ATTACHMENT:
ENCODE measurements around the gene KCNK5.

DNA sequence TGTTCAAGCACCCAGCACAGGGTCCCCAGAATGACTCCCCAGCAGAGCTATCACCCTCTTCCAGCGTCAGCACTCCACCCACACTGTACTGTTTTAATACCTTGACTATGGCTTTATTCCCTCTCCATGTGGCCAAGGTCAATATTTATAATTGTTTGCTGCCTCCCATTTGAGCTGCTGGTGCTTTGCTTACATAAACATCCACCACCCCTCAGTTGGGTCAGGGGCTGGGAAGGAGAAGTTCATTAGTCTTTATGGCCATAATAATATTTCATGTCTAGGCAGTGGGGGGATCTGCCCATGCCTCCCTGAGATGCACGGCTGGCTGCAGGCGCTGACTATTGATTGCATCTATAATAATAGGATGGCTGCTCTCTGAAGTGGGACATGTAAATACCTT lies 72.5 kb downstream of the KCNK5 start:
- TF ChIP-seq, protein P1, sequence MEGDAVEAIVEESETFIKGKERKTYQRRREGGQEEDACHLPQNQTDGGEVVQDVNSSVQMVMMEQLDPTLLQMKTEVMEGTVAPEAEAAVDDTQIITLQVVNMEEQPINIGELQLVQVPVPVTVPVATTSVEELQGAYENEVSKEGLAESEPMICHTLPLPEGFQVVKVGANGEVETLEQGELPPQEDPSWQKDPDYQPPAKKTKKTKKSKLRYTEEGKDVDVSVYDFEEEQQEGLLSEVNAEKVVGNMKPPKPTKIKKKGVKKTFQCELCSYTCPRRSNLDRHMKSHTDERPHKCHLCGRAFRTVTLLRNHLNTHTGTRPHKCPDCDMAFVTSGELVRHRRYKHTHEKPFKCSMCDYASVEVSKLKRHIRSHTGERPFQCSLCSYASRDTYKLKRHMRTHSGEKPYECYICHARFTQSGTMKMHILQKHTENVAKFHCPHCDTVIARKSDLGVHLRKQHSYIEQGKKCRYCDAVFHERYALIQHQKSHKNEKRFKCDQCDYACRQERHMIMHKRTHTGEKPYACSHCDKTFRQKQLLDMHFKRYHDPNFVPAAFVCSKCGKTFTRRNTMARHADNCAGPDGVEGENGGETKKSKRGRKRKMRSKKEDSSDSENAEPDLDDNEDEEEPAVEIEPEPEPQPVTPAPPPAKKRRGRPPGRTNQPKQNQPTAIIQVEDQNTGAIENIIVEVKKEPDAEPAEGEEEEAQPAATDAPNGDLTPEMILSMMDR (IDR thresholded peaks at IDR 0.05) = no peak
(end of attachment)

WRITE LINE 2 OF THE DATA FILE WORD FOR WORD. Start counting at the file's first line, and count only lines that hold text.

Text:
DNA sequence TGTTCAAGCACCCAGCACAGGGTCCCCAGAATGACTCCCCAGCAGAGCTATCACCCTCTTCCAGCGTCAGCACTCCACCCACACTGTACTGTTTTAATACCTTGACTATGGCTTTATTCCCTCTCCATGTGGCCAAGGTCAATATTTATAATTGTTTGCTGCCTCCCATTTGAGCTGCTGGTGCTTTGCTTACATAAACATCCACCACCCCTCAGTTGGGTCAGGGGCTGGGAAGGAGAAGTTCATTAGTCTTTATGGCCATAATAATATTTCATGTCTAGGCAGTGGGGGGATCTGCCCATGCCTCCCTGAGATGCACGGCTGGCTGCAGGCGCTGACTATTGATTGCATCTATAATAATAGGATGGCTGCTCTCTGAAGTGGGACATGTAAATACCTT lies 72.5 kb downstream of the KCNK5 start: